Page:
Walters Wins Wateree BFL Regional - Major League Fishing
Walters Wins Wateree BFL Regional
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Walters Wins Wateree BFL Regional

Two-part strategy produces 11-pound margin of victory
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The winning strategy for Todd Walters at the Lake Wateree BFL Regional was to fish a combo pattern: rock cover upstream and brush piles in the clear lower end. Photo by Jeff Samsel. Angler: Todd Walters.
October 18, 2015 • Jeff Samsel • Phoenix Bass Fishing League

The turning of the tables was sweet for North Carolina angler Todd Walters.

At 2014’s Walmart Bass Fishing League Regional on Tennessee’s Cherokee Lake, Walters finished third and watched as Tennessee boater Tim Smiley sewed up the victory.

A year later, at the 2015 Regional on Lake Wateree in South Carolina, which was held Oct. 15-17, it looked at first like Smiley and Walters might experience a similar outcome. Smiley held the two-day lead. At the final weigh-in on Saturday, Walters weighed in before Smiley and took over the first place. But Smiley would have the final say as the last angler to the scale.  

Unfortunately for Smiley, it wasn’t his day. He weighed only three fish. The two anglers flip-flopped positions, with Walters winning the title by 11 pounds over the next highest finisher and Smiley ending up in third.

Walters winning three-day total was 47 pounds, 4 ounces.

In addition to winning the Regional, Walters qualified for his second All-American in the last two seasons and the third of his career.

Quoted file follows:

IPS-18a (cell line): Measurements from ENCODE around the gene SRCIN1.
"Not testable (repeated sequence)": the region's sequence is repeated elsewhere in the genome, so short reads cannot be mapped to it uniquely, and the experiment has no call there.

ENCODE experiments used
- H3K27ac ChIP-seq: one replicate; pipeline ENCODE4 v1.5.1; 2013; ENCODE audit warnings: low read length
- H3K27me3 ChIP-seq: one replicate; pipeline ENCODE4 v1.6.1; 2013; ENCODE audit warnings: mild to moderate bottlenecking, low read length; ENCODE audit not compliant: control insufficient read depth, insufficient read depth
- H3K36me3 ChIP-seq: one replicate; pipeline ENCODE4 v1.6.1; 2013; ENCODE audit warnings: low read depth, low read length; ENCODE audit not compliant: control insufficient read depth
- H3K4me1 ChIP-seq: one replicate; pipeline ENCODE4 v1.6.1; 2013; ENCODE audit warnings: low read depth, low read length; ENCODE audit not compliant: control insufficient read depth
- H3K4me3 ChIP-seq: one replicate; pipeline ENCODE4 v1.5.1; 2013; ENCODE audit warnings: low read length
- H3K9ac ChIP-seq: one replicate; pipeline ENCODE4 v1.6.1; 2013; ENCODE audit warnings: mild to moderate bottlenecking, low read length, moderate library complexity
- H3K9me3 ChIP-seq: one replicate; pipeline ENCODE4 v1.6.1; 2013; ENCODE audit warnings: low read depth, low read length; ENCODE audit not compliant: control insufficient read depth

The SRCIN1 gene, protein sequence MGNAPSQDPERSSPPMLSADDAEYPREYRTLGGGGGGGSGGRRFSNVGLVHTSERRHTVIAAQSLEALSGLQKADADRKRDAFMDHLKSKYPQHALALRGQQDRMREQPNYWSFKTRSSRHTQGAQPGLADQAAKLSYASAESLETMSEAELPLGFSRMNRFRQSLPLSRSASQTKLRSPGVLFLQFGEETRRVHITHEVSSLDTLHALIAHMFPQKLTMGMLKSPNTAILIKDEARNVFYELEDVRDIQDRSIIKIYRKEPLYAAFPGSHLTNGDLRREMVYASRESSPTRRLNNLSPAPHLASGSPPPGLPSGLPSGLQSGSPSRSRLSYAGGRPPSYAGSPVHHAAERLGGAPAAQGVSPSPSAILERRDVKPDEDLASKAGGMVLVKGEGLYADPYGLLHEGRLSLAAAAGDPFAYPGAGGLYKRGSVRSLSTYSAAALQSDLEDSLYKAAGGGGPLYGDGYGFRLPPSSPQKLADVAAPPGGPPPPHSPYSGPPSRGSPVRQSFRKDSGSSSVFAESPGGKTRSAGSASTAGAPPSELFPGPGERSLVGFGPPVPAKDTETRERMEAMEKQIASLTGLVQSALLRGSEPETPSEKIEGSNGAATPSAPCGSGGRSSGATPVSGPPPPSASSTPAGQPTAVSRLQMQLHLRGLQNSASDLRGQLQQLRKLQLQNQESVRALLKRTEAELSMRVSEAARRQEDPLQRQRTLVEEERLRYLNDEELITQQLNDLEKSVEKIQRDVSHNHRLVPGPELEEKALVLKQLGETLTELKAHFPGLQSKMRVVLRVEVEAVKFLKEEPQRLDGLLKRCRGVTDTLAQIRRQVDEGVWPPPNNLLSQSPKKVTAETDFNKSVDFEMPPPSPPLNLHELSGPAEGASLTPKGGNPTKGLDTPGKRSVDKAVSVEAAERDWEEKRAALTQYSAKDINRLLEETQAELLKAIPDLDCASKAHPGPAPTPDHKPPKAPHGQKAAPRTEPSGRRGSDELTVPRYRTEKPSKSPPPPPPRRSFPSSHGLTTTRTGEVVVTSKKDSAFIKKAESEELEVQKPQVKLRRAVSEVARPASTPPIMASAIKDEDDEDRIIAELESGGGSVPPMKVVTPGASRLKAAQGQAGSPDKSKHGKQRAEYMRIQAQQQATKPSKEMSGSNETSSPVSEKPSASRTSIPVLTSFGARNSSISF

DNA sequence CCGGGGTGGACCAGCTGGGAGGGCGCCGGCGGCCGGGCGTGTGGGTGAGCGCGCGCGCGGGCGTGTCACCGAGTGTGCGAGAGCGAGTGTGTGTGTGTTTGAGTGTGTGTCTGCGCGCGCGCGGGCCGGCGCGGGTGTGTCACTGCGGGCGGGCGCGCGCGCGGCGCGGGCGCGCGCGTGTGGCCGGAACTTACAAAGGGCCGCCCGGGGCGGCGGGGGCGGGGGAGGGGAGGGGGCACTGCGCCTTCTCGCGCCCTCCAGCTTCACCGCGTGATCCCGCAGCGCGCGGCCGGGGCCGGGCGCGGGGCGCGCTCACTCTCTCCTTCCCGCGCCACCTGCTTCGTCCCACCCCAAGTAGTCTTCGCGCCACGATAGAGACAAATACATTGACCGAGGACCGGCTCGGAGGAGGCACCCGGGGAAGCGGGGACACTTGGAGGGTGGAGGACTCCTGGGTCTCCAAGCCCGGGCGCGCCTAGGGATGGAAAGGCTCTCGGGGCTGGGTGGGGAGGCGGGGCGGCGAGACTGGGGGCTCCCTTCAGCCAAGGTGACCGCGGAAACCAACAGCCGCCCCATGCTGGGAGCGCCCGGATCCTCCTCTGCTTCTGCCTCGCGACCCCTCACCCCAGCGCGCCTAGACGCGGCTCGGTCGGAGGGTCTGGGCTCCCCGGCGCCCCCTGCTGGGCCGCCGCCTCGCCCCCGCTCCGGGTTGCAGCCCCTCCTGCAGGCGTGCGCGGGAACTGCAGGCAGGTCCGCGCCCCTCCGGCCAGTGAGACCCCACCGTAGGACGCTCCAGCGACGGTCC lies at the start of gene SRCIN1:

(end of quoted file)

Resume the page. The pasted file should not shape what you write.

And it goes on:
“I knew that with 179 boats, Lake Wateree was going to fish small and that it would be important to find fish in different areas and to be able to catch them in different ways,” Walters says of his tournament strategy.

He found a good group of fish in the dirty water up the Wateree River that he thought could be valuable but that he suspected he couldn’t work very hard if he wanted to catch some all three days. His secondary pattern was to fish brush in the clearer waters of the lower end of the lake.

“On the first two days I went upriver and caught a few fish, and then I left those alone and went looking for fish in other areas,” Walters explains. “Today, [Saturday, day three] I didn’t hold anything back.”

Lake conditions changed daily following South Carolina’s extensive flooding the week prior to the tournament, and Walters’ lower-lake pattern actually improved as the tournament progressed. In fact, despite pouring it on upstream on his river fish, Walters still weighed three of his final-day keepers from the lower end’s brush piles.

Up the river, Walters focused primarily on rocky cover, and he caught fish on a Rapala DT6 crankbait and a 7/16-ounce homemade green pumpkin jig matched with a Zoom Super Chunk trailer.

He used the same jig down the lake in the brush. Walters also Texas-rigged a black neon flipping tube with a 5/16-ounce weight for flipping brush.

Up and down the lake, Walters caught most of his fish in water that was 1 to 10 feet deep.


Russell Corry did nothing but flip willows for three straight days to finish second at the Wateree BFL Regional.

Corry Flips His Way to Second

Runner-up boater Russell Corry of Shelby, N.C., was only able to practice half a day for the Regional, but that suited him fine.

“When I saw all the water willow and the stained water, I knew what I was going to do anyway. I was going to flip the water willow,” Corry says.

Although he had to adjust bait placement and presentations as the tournament progressed, Corry flipped a Missile Baits D Bomb from start to finish, focusing his attention on the dirty-water areas in the upper end of the lake.